For example, a question set in 2000 asked pupils to look at a diagram showing the effects of carbon dioxide then argue why such emissions should be reduced. The latest test gave teenagers information on wind farms before asking the best places to put them, as well as questions about acid rain.
These are typical of the OECD's approach, with Pisa focusing more on assessing pupils' ability to use their scientific understanding and their appreciation of the scientific method than retaining facts.
In this sense, it has parallels with new GCSEs in science, launched last year, which use scientific issues debated in the media to try to capture students' interest.
By contrast, the Trends in International Mathematics and Science Survey, a rival study to Pisa, which is due to publish results next year, assesses students' retention of scientific knowledge more directly.
Evolution, with its tendency towards sparking debate, is not overlooked by Pisa either. Asked to describe what it is, students ticking "evolution is a scientific theory that is currently based on extensive evidence" were marked correct.
Pisa's science tests do, however, also feature more routine problems, such as questions on the orientation of the earth relative to the Sun affects the length of the day.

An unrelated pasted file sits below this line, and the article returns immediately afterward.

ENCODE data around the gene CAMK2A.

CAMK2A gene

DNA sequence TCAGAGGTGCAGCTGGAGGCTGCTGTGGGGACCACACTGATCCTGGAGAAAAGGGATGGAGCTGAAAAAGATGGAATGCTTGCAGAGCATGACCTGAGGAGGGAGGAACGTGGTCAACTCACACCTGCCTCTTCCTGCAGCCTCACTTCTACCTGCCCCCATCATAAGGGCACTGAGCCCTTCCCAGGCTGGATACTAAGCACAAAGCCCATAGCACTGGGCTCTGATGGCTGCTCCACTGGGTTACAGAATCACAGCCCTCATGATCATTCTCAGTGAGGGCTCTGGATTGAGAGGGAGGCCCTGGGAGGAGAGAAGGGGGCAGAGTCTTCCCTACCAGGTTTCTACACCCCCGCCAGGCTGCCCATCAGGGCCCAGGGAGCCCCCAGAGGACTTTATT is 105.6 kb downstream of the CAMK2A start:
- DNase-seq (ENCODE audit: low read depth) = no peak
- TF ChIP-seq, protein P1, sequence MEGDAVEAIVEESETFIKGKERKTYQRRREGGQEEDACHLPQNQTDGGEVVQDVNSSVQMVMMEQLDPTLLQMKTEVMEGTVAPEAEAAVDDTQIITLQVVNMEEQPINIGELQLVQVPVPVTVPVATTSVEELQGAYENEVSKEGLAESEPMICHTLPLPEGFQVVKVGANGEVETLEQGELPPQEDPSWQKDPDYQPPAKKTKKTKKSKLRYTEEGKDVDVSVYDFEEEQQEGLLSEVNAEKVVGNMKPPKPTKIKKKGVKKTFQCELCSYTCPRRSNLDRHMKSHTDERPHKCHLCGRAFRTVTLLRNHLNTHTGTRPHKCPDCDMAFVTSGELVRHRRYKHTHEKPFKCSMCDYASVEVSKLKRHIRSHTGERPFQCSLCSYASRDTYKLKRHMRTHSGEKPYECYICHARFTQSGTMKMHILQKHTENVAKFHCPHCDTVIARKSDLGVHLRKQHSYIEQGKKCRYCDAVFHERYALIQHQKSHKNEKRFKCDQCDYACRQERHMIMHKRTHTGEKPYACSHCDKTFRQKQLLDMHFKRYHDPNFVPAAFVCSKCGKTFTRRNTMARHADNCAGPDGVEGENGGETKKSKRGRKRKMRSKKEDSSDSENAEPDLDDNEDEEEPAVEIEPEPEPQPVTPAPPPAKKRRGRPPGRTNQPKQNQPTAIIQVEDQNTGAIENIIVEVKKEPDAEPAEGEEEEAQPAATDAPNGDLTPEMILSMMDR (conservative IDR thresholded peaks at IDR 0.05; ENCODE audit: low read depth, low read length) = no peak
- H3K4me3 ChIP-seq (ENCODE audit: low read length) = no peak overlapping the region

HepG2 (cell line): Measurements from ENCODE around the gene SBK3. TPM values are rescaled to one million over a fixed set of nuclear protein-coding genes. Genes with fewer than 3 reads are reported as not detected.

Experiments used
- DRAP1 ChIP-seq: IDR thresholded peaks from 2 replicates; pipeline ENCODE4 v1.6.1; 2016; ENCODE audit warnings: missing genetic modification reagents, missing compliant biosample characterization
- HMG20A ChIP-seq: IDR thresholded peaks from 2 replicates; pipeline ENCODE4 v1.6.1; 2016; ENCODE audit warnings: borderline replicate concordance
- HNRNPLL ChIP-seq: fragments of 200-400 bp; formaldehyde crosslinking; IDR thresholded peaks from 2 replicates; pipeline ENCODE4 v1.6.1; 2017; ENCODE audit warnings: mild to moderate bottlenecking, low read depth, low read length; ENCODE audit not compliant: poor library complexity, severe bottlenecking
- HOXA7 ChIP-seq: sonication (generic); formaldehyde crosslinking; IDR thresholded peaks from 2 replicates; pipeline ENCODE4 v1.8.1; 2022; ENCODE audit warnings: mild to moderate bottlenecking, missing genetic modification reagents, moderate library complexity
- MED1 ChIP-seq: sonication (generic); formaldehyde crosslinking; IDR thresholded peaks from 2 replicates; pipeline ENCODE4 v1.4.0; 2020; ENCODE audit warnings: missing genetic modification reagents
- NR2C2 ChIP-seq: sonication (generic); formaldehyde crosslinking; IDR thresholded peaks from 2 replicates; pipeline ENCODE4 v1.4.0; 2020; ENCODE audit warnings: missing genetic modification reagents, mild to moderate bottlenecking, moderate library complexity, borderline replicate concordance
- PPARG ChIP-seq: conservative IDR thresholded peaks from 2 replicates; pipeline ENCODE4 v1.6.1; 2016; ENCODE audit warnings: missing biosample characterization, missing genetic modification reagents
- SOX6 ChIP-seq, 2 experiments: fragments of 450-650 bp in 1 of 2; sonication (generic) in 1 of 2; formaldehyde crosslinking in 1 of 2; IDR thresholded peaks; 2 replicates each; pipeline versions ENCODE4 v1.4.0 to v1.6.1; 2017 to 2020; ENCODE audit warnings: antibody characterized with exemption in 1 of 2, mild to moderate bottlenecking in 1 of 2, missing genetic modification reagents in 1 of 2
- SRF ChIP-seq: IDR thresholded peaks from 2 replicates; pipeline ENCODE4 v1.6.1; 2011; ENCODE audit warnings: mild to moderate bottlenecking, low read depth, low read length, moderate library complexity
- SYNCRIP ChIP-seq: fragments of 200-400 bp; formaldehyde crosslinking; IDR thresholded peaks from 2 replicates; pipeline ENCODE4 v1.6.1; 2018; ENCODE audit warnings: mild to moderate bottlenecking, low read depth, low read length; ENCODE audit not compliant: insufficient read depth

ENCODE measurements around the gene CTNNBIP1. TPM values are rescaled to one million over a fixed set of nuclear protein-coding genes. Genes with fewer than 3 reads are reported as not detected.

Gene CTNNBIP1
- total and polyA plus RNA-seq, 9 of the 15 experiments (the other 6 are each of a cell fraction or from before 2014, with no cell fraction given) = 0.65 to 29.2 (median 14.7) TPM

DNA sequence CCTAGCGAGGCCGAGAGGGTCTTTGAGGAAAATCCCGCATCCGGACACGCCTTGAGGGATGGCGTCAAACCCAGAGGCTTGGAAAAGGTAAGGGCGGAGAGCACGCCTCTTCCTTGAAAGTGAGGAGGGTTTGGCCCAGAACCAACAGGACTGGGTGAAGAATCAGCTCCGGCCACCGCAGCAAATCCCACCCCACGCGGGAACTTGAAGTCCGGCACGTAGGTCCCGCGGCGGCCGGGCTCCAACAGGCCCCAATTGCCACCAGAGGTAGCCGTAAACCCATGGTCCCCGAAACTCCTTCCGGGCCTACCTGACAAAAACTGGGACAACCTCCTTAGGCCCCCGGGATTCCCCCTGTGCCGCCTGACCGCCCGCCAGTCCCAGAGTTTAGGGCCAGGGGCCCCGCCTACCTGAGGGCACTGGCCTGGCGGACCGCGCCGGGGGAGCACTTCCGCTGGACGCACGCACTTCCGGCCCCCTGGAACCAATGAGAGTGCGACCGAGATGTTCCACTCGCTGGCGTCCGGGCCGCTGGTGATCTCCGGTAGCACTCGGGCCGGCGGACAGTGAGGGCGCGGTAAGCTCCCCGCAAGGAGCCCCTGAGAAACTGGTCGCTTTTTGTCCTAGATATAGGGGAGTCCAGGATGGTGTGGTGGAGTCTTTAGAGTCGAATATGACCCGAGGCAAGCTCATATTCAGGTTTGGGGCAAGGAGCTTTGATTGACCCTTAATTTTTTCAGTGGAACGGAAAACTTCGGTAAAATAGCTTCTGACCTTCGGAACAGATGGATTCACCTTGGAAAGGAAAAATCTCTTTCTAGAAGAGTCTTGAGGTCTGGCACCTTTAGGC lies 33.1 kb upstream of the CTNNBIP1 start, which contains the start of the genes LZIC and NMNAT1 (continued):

Sample questions for maths also feature problems about global warming, alongside other types of question.
All put the onus on lateral thinking, attempting to pose mathematical dilemmas in real-world settings.
Tony Gardiner, a past president of the Mathematical Association, said that, although the intention behind this was welcome, the realism of some of the questions was illusory. Others could not be marked accurately because they were too open-ended for the mark scheme to pick up all responses, he said.
Tops for high-tech, page 18; Russia's read revolution, page 20; Can we rise above, pages 22-23; Leading article, page 28; Alan Smithers, page 28.